Singer-songwriter Heidi Talbot releases new single ‘Empty Promise Land’ as she announces the May 20th release of her new album Sing It For A Lifetime. The single is a duet with Appalachian fiddle player Dirk Powell, and features guitar work from legendary Dire Straits stringsman Mark Knopfler.
‘Empty Promise Land’, written by Dirk many years ago, dramatizes the end of a relationship, with male and female voices reaching a shared place of resignation: “This woman whose life is boiling underneath her skin / This lonely man who’s just longing for his dreams again”, whilst Mark Knopﬂer’s guitar sings like a dobro. Sing It For A Lifetime was forged in a pressure cooker, recorded in one soundproofed room in a house that was being sold, as Heidi Talbot looked after her two daughters and negotiated the split from her husband of 11 years, the folk musician John McCusker
Dirk Powell has been one of Heidi’s earliest collaborators, appearing on her 2002 record Distant Future. Their alchemy has coaxed some of her most exposed and intimate work for this record; in addition to appearing on ‘Empty Promise Land’, Dirk took up production and engineering duties for the album, assisting Heidi in developing a combination of self-penned songs and exquisitely chosen covers reﬂecting the huge changes in her life.
With Powell she found the freedom to experiment, push her own boundaries, experimenting with the thumbprints of classic country – and discarding them if they didn’t feel right. She hit upon a blend of Celtic and Americana that was already in her blood stream: born in County Kildare, Ireland, Talbot was entranced by her mother’s Crystal Gayle and Patsy Cline records. She moved to the US as a teenager and began her performing career in the bars of New York, with a ﬁve-year stint as part of the American supergroup Cherish The Ladies.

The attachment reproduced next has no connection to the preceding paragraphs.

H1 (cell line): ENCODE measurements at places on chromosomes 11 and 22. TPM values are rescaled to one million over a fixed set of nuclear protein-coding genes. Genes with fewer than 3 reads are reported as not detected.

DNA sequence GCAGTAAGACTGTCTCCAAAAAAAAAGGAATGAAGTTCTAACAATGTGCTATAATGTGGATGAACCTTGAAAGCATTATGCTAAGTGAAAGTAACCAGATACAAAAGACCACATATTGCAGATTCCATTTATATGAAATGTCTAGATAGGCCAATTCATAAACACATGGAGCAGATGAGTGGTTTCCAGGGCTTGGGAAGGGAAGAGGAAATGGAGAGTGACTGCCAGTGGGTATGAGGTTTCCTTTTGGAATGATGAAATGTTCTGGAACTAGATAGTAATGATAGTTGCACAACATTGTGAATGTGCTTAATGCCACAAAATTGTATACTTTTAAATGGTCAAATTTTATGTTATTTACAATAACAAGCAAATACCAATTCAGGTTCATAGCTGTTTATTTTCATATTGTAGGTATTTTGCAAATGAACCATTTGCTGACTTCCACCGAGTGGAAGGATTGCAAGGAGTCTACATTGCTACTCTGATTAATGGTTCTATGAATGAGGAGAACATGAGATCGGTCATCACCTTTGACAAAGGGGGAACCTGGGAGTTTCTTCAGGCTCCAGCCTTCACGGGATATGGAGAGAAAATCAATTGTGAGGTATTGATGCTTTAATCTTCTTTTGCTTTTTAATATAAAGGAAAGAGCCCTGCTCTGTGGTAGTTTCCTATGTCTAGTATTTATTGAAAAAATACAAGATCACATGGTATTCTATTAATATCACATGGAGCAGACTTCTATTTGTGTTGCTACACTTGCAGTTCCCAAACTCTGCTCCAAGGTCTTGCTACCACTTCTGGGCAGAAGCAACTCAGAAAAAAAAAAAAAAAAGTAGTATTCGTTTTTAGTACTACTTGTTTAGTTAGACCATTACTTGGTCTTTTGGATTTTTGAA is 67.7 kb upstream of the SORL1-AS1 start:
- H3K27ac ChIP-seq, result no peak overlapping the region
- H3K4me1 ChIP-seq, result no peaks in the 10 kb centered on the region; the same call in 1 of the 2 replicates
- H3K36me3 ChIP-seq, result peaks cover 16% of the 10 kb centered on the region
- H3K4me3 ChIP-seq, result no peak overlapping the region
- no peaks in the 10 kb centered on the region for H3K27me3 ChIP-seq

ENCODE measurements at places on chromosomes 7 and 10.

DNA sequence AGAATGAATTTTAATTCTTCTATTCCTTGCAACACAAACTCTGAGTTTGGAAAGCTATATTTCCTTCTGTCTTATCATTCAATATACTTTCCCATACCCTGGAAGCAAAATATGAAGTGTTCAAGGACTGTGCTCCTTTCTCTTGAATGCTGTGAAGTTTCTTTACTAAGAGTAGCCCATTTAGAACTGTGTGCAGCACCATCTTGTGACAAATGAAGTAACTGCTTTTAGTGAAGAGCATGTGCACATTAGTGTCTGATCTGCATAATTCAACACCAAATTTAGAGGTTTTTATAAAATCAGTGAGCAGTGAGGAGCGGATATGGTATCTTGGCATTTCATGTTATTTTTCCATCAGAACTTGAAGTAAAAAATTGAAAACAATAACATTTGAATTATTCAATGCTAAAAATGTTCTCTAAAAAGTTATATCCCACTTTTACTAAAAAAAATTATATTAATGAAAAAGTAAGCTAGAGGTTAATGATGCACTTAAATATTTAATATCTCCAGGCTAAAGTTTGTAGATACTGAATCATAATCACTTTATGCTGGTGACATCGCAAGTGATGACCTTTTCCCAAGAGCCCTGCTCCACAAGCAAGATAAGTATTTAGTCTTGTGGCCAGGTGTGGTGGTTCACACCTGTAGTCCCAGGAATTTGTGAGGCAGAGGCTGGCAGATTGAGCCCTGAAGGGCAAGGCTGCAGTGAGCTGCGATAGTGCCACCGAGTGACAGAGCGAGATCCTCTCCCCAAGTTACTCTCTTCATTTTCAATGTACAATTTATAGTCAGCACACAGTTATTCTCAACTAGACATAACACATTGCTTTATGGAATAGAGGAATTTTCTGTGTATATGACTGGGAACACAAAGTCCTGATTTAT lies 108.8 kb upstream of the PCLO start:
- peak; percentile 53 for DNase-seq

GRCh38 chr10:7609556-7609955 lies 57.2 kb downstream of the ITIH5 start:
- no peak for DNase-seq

A planned recording stint in Louisiana, cancelled because of Covid, turned into a remote real-time session over two diﬀerent time zones, 3000 miles apart with Talbot hunkered down with her engineer Cameron Malcolm in Edinburgh. An international group of musicians including her friend Mark Knopﬂer and keyboard player Guy Fletcher in London, Adam Holmes and violinist and orchestrator Seonaid Aitken in Scotland, singer Amelia Powell and drummer Bill Smith in the US, somehow came together so smoothly, you can’t hear the seams.
The result is a crowning achievement in her 20-year career. It shows a UK folk veteran going transatlantic, an unconscious return to her earliest years as a performer. But most importantly, it features her most raw and open-hearted work to date, as she ﬁnds a new voice away from the longstanding recording partnership with McCusker, who produced her records.
“Not to have that person there, for good and for bad, was a big jolt”, she says. “It was freeing, it was also terrifying. I had to man up – woman up – and ask myself what I really thought, stand by my choices. It really forced me to work on my own and examine my own music. I wanted to make a totally diﬀerent kind of record. I can’t make the same type of record without John.”
Any great upheaval is a period of self-discovery. Losing the intimate, end-of-the-day discussions she’d had with McCusker in the studio, Talbot found herself having to “live and die by my decisions”.
“It’s exciting and terrifying”, she reﬂects. “I’m not scared any more – at the start of the process, everything was so precious, it had to be perfect. Now I think, no, I’m going to make loads of records, and this is my best at this point in time.”
Artist’s website: https://heiditalbot.com/
‘Empty Promise Land’:
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